Yesterday Taboola announced they are acquiring ConvertMedia, an ad tech company specialising in outstream video. Here Adam Singolda, Taboola’s CEO, discusses his company’s ambitions to become one of the world’s leading players in video, the future of outstream and how publishers can reduce their dependency on the large social networks.
How does the acquisition of ConvertMedia fit into Taboola’s wider strategy?
According to Comscore we’re reaching over one billion people per month, and we record 14 to 15 billion recommendations every day, and the company is profitable with over half a billion dollars in revenue this year. Looking ahead to our future strategy and how we can provide even more value to publishers, we divide that into two parts: from a vision perspective, we plan to turn ConvertMedia into one of the largest video companies in the world. Today the main sources of quality supply are YouTube, SnapChat and Facebook, but those are all walled gardens controlled by just three companies.
If we can only get one billion of the 14 to 15 billion recommendations to become video, that means we’re serving 1 billion video views every day across thousands of publishers. Then it’s really exciting as it means you have real scale and can provide a lot of value to marketers, and hopefully share a lot of this revenue back with publishers and journalists. So in the long term we expect to become one of the top five video companies in the world.
We can also offer the best of both worlds to marketers, whether it’s sponsored content or video content at the bottom of the article. Now we will be able to integrate a video experience similar to Facebook, where sometimes the video will play on the site and sometimes it will take you away to a separate destination.
With display advertising we’ve seen prices go down due to a glut of supply as publishers have been able to over-load pages with ads. As outstream is such a convenient video option for publishers, is there a risk that pricing of supply inventory could go the same route? Or will premium publishers always be able to charge higher prices by virtue of being premium?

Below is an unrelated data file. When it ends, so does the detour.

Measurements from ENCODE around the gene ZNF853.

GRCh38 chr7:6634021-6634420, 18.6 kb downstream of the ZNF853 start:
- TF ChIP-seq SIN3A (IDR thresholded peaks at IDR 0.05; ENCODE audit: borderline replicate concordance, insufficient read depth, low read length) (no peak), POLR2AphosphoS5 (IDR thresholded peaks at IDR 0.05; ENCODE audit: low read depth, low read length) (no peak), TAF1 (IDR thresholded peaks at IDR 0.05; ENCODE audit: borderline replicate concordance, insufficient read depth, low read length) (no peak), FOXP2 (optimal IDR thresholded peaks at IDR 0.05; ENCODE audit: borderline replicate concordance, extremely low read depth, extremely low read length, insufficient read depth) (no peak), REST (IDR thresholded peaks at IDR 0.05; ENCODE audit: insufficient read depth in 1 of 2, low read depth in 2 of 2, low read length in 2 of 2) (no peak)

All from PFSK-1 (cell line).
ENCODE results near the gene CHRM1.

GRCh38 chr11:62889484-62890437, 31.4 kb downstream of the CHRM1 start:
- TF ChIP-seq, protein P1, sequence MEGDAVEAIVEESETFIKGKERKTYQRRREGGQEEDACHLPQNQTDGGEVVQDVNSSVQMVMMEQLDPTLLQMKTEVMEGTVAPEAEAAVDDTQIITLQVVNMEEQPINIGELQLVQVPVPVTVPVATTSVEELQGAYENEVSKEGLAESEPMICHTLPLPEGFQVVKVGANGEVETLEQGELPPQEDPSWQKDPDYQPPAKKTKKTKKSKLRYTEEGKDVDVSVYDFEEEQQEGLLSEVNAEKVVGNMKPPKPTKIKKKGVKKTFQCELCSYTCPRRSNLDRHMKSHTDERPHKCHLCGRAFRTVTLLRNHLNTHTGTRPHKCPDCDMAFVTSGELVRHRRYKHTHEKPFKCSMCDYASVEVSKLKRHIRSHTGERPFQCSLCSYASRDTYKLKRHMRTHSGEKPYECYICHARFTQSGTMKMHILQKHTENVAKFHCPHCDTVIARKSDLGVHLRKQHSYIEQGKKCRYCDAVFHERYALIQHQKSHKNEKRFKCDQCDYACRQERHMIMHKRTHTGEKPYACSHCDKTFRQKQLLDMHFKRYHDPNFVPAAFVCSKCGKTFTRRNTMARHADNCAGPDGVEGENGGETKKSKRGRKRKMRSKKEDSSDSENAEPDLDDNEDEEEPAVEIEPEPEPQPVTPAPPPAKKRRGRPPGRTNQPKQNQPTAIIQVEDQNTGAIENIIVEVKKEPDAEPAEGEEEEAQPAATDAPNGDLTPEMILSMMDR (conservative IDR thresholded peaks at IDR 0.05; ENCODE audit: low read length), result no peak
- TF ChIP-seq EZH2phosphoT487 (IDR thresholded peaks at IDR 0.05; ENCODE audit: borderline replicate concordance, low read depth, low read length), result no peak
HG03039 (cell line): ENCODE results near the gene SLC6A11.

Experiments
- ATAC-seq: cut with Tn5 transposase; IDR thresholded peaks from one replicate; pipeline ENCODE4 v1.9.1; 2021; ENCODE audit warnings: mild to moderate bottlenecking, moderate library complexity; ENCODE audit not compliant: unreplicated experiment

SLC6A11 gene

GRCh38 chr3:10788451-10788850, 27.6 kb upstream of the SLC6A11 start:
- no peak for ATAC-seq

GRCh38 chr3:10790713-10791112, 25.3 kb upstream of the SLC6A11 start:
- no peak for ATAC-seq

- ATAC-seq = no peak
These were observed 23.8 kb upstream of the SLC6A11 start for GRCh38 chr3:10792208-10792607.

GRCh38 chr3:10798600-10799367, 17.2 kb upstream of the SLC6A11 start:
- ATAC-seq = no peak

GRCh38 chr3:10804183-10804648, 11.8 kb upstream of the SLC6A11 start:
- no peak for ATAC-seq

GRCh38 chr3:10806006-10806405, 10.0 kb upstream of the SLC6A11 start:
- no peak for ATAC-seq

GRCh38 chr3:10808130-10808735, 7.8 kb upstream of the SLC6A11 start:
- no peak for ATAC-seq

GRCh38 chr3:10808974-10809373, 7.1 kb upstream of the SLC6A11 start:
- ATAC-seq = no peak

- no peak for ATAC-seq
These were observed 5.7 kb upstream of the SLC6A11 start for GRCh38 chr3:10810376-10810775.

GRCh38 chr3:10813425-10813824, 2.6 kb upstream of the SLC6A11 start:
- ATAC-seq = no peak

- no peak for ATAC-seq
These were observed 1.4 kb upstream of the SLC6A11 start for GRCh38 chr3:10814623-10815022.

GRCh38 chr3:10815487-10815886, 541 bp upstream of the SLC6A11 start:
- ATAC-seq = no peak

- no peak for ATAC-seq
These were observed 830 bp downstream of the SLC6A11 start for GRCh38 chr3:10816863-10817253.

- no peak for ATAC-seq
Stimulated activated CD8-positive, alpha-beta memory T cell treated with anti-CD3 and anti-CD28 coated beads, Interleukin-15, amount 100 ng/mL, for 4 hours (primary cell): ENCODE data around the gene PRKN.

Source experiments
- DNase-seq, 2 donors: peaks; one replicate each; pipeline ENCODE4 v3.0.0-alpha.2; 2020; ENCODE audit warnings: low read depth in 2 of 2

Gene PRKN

Historically, when the web was mostly desktop, we saw a lot of real estate being used to show ads. However, that’s all changing with mobile, where we currently see about 50 percent of our traffic coming from. If you think about a 4.5 inch screen, which is really where the web is going, I think there will be far fewer opportunities to throw ads on the page. Instead we’ll have to surface marketing messages in a seamless experience, where it’s very visible, and where we know we’re reaching the right user.
So I’m more optimistic about keeping prices high as the trend is heading towards having less advertising per page, but higher performance per ad, and as I said this will be driven by the shift to mobile.
Speaking as a user, I get the sense that Taboola ads tend to be more noticeable on desktop rather than on mobile. Do you see a noticeable difference between the two?
There is a difference but it isn’t huge. Mobile is an excellent content consumption device and people are very engaged and they’re happy to click and explore new products. I think at this stage many mobile buyers will seek out products on their phone and advertisers are becoming more sophisticated, where they can reach out to consumers to but convert afterwards on a larger screen. So we do see mobile as a lower performing part of our business, but not in a huge way.
Publishers are becoming more and more dependent on social networks as referral sources, yet at the same time many feel trapped and disenchanted. How can publishers claw back control of their traffic sources?
I think that’s a critical mission and one of the ways Taboola and ConvertMedia will be able to help is by increasing the revenue per page, and by optimising the right mix of sponsored content and video. It also means that you can become a more effective buyer of traffic, as you can promote your content elsewhere but in a way that you control.
So by increasing your monetisation, your boosting your chances of building alternatives for your audiences and in how you get audiences to your site. This is of course a step in the right direction and not a complete solution, but providing an alternative to social is key to our strategy.
Why do we see so many ad tech companies coming out of Israel?
Israel is an amazing place. I think there are three things that make it a good incubation for start-ups: firstly, the army and the military service produces kids who have experienced a lot of responsibility; secondly, it’s a country of foreigners and there’s a culture of ‘there’s nothing to lose’. We have people from all over the world living in Israel and it’s beautiful in the way we have integrated people from so many countries, and it has created a feeling that you should always take a shot and it’s okay to fail; and the third is access to capital. A lot of major VCs have offices in Israel and there is a very sophisticated Asian investor community in Israel. So those three things add to the incubation for the start-up nation.